OXFORD UNIVERSITY PRESS

The Oxford Handbook of Voice Perception

ISBN : 9780198743187

参考価格(税込): 
¥21,912
著者: 
Sascha Fruhholz; Pascal Belin
ページ
976 ページ
フォーマット
Hardcover
サイズ
171 x 246 mm
刊行日
2018年11月
シリーズ
Oxford Library of Psychology

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Speech perception has been the focus of innumerable studies over the past decades. While our abilities to recognize individuals by their voice state plays a central role in our everyday social interactions, limited scientific attention has been devoted to the perceptual and cerebral mechanisms underlying nonverbal information processing in voices. The Oxford Handbook of Voice Perception takes a comprehensive look at this emerging field and presents a selection of current research in voice perception. The forty chapters summarise the most exciting research from across several disciplines covering acoustical, clinical, evolutionary, cognitive, and computational perspectives. In particular, this handbook offers an invaluable window into the development and evolution of the 'vocal brain', and considers in detail the voice processing abilities of non-human animals or human infants. By providing a full and unique perspective on the recent developments in this burgeoning area of study, this text is an important and interdisciplinary resource for students, researchers, and scientific journalists interested in voice perception.

目次: 

Part I: The Voice is Special
1 Sascha Fruhholz and Pascal Belin: The science of voice perception
2 Diana Van and Lancker Sidtis: Ancient of days: The vocal pattern as primordial big bang of communication
3 Pascal Belin: The Vocal Brain: Core and extended cerebral networks for voice processing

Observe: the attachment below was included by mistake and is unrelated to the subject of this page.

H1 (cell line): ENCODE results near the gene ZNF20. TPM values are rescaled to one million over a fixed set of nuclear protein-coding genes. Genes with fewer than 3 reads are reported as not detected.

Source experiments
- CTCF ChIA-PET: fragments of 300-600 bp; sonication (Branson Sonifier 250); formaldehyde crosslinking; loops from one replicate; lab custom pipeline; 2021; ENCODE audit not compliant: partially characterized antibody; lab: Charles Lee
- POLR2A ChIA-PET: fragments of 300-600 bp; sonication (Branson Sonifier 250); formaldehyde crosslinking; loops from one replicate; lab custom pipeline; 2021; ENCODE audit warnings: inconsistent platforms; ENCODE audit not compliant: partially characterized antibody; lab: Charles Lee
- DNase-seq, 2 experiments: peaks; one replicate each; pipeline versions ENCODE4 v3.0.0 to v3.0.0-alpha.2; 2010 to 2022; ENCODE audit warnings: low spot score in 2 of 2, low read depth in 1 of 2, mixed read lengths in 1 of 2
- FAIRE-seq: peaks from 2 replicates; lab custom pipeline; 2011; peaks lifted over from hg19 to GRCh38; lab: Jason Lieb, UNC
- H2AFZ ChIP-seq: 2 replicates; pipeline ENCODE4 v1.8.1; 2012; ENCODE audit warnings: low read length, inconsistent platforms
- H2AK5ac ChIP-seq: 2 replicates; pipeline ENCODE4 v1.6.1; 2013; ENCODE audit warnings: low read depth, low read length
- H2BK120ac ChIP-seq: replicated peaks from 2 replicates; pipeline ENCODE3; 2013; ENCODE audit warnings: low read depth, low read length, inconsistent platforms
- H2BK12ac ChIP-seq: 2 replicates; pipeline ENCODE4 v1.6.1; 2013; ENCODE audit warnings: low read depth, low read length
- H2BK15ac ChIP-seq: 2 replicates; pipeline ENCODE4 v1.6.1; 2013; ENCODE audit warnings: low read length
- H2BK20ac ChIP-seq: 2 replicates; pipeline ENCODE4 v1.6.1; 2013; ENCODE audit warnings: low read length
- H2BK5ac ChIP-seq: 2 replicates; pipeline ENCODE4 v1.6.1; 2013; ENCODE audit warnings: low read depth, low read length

4 Klaus Scherer: Acoustic patterning of emotion vocalizations
5 Yuanyuan Wang, Derek M. Houston, and Amanda Seidl: Acoustic properties of infant-directed speech
6 Johan Sundberg: The singing voice
7 Martin Meyer, Matthias Keller, and Nathalie Giroud: Suprasegmental speech prosody and the human brain: The acoustic and vocal features and the evolutionary architecture of the brain
Part II: Ontogenetic development of voice perception
8 Natacha Paquette, Emmanuelle Dionne-Dostie, Maryse Lassonde and Anne Gallagher: Voice perception in newborns and infants
9 Stefan Elmer, Eva Dittinger, and Mireille Besson: One step beyond: musical expertise and word learning
10 Evelyne Mercure and Laura Kischkel: Social perception in infancy: An integrative perspective on the development of voice and face perception
11 Katherine S. Young, Christine E. Parsons, Alan Stein, Peter Vuust, Michelle G. Craske, and Morten L. Kringelbach: Neural responses to infant vocalisations in adult listeners
Part III: Evolution and comparative perspective
12 Alan K.S. Nielsen and Drew Rendall: Comparative perspectives on communication in human and nonhuman primates: Grounding meaning in broadly conserved processes of voice production, perception, affect and cognition
13 Samantha Carouso Peck and Michael H. Goldstein: Linking vocal learning to social reward in the brain: Proposed neural mechanisms of socially guided song learning
14 Catherine Perrodin and Christopher I. Petkov: Voice sensitive regions, neurons and multisensory pathways in the primate brain
15 Attila Andics and Tamas Farago: Voice perception across species
16 Charles T. Snowdon: Emotional and social communication in nonhuman animals